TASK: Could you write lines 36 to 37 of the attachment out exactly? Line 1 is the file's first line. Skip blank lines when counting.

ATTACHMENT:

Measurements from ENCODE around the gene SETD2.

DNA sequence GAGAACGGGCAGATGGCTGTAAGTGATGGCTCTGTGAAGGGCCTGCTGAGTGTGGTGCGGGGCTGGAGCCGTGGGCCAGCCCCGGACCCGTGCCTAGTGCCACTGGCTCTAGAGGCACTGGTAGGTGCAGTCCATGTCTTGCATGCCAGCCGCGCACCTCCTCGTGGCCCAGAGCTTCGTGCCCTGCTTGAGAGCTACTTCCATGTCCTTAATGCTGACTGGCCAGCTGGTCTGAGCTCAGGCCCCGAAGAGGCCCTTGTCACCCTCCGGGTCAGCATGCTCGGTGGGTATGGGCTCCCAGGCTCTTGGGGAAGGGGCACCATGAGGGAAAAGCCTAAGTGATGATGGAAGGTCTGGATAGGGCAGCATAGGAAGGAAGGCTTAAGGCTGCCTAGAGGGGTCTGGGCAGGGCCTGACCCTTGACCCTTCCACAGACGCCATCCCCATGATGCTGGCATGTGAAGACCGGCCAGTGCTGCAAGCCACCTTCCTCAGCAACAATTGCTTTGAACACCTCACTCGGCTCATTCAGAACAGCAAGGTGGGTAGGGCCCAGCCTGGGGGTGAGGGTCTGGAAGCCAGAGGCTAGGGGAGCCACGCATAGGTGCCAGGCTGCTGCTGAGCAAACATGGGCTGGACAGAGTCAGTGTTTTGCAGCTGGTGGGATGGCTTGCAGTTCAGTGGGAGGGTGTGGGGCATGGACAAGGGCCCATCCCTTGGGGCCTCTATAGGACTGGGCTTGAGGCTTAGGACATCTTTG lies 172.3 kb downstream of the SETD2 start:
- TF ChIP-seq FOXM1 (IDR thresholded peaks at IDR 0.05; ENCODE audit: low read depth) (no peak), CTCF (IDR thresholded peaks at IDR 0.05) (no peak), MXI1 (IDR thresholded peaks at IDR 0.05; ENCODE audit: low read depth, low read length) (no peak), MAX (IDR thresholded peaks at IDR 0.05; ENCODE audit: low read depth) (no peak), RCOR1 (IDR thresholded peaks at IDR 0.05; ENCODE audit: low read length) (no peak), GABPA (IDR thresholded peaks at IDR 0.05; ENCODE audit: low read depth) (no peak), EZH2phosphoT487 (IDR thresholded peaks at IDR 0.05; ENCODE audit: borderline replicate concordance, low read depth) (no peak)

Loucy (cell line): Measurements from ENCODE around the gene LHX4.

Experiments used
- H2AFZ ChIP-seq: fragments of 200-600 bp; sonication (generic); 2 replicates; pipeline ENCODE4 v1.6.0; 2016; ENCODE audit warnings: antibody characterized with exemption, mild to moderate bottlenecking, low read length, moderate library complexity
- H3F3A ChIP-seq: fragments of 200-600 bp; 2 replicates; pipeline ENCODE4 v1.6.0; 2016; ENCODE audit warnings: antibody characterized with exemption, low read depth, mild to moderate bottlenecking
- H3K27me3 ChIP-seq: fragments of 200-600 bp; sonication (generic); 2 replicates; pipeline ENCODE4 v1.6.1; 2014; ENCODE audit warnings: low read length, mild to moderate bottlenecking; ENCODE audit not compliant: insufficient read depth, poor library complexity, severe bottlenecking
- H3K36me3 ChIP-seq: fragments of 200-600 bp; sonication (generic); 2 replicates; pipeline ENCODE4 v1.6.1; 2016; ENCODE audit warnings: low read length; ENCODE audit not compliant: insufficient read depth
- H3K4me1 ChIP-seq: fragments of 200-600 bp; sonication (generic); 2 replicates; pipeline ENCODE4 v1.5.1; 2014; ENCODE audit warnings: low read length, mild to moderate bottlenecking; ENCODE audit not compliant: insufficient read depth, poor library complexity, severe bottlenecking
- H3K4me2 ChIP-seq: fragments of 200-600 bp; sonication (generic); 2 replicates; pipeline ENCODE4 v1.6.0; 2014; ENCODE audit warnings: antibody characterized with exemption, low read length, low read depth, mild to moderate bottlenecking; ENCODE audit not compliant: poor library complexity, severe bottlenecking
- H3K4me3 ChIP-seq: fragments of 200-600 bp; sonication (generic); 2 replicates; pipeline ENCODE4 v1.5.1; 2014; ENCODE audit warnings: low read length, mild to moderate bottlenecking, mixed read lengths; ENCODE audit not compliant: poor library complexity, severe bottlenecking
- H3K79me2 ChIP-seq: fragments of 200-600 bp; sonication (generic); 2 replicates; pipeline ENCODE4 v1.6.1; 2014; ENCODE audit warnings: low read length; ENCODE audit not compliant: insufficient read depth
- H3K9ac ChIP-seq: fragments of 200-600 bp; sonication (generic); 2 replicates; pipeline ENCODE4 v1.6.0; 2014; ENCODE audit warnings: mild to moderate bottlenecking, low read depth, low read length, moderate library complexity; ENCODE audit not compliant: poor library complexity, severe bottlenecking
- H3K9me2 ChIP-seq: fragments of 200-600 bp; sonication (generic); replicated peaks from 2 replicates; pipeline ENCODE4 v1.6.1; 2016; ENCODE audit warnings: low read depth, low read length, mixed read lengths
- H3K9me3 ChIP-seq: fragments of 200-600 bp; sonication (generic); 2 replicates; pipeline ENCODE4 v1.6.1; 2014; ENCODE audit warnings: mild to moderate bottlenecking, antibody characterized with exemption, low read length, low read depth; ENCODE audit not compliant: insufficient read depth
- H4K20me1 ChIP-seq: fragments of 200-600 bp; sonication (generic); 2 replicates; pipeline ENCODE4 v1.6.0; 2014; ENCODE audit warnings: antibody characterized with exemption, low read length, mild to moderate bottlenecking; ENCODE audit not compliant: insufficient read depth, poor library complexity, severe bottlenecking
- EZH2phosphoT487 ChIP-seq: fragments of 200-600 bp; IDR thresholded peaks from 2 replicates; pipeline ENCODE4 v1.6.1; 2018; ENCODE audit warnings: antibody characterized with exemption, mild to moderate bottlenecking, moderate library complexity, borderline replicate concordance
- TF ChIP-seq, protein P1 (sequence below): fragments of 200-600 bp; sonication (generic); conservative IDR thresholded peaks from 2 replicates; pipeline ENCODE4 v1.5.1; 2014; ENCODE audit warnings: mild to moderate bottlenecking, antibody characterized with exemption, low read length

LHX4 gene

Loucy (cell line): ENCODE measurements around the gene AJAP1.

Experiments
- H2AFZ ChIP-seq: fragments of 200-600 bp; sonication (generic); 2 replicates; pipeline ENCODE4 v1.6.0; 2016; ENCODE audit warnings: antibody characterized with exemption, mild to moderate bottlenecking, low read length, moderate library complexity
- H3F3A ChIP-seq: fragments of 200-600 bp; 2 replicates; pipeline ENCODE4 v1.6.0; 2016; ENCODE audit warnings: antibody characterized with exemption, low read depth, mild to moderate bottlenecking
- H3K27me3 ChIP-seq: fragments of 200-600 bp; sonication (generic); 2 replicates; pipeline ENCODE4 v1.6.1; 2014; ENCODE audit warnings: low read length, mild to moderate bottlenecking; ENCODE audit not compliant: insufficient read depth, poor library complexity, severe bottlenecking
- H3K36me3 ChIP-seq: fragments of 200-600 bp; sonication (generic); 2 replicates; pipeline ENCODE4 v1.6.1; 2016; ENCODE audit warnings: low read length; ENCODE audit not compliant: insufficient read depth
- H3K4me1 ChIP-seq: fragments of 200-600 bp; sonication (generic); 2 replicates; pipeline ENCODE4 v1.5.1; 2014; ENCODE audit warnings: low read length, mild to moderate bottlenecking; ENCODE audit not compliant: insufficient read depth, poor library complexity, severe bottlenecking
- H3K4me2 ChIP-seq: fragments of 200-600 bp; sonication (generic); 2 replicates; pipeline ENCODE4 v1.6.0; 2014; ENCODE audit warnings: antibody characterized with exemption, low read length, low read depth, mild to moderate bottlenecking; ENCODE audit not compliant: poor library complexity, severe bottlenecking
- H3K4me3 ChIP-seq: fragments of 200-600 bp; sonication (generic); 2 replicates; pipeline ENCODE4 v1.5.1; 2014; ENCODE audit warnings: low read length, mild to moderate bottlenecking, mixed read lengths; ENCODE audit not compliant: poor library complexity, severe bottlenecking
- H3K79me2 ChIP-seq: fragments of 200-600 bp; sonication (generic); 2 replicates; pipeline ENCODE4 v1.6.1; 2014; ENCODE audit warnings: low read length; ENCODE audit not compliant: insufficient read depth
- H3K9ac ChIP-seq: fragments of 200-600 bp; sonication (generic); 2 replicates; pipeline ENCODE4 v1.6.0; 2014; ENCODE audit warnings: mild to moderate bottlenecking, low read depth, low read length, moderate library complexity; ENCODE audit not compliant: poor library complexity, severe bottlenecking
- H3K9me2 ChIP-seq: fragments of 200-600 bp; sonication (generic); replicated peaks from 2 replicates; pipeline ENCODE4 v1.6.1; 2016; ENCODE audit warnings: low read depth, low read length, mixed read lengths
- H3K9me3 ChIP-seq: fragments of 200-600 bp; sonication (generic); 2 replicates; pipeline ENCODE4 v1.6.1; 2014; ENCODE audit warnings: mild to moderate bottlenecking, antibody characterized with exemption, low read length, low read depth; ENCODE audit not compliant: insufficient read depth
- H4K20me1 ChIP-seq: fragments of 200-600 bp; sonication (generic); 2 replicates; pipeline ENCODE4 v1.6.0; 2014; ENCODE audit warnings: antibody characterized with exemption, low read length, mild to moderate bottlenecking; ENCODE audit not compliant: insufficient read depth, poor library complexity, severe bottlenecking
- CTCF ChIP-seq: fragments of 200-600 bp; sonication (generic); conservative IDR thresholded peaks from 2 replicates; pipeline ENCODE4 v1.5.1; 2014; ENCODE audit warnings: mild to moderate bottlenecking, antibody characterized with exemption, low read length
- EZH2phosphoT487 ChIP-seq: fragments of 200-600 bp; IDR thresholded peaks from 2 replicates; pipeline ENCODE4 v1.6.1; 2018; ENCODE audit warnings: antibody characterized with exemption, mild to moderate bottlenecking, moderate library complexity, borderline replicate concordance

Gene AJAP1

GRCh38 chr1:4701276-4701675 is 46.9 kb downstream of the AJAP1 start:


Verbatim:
- EZH2phosphoT487 ChIP-seq: fragments of 200-600 bp; IDR thresholded peaks from 2 replicates; pipeline ENCODE4 v1.6.1; 2018; ENCODE audit warnings: antibody characterized with exemption, mild to moderate bottlenecking, moderate library complexity, borderline replicate concordance

Gene AJAP1